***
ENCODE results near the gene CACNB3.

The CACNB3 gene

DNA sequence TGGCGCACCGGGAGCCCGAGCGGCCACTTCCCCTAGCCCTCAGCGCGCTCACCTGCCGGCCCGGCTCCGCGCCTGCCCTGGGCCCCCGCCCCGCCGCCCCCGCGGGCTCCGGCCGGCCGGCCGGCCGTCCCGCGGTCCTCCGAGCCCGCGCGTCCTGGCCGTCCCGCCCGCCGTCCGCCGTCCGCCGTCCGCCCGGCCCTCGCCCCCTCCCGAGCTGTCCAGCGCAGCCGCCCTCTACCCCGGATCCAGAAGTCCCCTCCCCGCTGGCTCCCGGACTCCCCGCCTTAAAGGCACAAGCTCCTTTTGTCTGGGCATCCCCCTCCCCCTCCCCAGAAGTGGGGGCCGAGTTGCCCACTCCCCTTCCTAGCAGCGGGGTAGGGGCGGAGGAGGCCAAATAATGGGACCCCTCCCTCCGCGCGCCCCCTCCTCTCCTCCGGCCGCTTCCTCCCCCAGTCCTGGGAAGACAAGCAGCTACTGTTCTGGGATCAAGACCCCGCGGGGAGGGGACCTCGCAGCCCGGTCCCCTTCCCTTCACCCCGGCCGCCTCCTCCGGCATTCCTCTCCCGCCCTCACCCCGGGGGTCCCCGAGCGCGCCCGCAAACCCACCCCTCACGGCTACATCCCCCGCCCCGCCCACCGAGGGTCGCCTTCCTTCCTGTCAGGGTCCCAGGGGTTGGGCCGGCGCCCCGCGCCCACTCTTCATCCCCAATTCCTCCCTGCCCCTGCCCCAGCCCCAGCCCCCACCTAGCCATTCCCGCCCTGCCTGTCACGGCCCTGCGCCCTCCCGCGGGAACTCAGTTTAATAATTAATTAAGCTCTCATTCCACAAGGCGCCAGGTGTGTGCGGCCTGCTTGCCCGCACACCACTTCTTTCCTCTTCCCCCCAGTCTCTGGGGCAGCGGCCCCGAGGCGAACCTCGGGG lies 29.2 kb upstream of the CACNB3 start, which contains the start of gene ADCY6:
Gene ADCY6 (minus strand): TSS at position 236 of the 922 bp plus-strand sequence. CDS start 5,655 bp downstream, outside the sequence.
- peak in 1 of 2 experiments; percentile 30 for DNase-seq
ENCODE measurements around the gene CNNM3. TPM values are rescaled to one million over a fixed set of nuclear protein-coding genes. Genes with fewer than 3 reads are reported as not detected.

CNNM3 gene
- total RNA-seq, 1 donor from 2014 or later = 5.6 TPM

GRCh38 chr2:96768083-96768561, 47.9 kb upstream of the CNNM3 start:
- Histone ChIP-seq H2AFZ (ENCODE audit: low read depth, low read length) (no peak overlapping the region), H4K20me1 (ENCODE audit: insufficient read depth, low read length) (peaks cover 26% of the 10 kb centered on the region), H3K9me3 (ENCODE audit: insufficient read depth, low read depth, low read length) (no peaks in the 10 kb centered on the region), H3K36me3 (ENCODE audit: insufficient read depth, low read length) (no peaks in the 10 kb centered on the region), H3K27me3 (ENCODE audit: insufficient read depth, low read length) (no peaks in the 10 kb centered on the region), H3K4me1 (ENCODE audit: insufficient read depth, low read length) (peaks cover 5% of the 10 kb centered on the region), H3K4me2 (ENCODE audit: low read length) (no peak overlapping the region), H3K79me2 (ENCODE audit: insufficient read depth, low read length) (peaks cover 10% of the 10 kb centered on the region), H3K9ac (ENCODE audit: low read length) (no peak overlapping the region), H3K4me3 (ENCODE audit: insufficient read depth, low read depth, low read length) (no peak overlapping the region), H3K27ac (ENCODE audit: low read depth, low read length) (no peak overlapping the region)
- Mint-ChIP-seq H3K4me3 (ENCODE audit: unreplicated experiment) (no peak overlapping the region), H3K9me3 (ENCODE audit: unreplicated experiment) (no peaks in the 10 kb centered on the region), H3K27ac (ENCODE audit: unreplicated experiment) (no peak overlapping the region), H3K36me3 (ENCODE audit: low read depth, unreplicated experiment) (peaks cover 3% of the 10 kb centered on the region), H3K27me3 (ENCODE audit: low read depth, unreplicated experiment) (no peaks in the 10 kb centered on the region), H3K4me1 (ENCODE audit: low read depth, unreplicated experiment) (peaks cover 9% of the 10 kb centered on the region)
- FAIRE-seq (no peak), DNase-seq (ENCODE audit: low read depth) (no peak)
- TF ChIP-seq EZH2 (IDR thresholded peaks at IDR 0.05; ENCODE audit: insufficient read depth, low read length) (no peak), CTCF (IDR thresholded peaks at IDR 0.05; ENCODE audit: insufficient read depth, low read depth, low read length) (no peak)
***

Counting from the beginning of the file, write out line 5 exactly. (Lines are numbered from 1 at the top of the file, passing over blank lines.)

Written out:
- peak in 1 of 2 experiments; percentile 30 for DNase-seq